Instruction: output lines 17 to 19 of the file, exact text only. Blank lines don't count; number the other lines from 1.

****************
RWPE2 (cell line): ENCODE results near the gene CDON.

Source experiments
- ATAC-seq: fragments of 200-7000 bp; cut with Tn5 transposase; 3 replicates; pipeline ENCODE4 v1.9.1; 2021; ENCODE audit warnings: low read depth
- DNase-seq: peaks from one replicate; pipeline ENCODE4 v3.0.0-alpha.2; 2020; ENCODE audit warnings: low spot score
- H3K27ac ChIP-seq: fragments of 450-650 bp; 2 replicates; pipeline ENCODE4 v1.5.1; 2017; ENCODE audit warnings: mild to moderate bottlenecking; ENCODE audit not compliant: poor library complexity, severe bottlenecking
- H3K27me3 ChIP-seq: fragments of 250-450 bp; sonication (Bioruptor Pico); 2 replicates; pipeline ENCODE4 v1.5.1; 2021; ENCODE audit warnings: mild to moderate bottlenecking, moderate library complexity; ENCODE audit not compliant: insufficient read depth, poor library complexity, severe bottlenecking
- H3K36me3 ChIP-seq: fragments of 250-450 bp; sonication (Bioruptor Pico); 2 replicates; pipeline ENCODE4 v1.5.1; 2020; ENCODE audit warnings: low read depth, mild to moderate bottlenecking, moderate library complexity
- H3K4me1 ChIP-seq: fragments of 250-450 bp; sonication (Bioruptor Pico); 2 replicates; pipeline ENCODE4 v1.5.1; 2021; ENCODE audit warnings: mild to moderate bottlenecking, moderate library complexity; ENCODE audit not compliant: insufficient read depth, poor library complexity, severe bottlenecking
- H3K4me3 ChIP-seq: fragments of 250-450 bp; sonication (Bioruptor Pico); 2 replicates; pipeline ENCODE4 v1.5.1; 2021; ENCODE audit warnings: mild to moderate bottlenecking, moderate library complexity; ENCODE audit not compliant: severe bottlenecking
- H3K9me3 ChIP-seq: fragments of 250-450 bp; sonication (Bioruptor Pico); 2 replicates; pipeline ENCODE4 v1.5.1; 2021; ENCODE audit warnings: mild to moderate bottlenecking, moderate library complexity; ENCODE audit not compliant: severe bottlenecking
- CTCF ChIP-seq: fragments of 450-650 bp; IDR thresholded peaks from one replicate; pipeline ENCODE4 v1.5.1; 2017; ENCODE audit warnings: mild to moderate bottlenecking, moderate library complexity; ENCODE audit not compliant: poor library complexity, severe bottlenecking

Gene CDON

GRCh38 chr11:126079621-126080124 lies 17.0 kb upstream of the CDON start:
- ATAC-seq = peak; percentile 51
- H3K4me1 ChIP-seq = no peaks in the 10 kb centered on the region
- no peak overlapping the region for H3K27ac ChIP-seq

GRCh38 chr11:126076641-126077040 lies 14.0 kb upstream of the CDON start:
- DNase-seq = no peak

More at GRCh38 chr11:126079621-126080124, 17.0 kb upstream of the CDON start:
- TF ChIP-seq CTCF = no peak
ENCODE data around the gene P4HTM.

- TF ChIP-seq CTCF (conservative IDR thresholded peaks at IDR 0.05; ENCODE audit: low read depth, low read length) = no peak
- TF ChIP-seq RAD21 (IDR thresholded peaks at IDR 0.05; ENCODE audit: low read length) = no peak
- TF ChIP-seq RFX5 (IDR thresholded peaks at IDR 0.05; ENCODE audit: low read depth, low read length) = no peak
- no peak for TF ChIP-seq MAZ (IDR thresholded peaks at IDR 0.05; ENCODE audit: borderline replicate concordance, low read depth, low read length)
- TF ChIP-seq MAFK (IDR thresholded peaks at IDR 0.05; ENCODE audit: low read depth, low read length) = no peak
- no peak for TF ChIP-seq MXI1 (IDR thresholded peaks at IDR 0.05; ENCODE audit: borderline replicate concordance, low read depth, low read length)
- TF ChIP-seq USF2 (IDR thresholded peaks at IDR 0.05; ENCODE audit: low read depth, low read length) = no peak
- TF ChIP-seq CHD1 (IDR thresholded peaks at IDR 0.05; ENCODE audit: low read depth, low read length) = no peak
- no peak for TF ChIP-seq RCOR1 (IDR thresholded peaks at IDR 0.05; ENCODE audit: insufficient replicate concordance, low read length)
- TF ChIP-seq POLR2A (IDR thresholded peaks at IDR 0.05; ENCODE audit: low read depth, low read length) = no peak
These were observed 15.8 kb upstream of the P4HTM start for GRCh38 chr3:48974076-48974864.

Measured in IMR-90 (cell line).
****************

GRCh38 chr11:126076641-126077040 lies 14.0 kb upstream of the CDON start:
- DNase-seq = no peak

More at GRCh38 chr11:126079621-126080124, 17.0 kb upstream of the CDON start: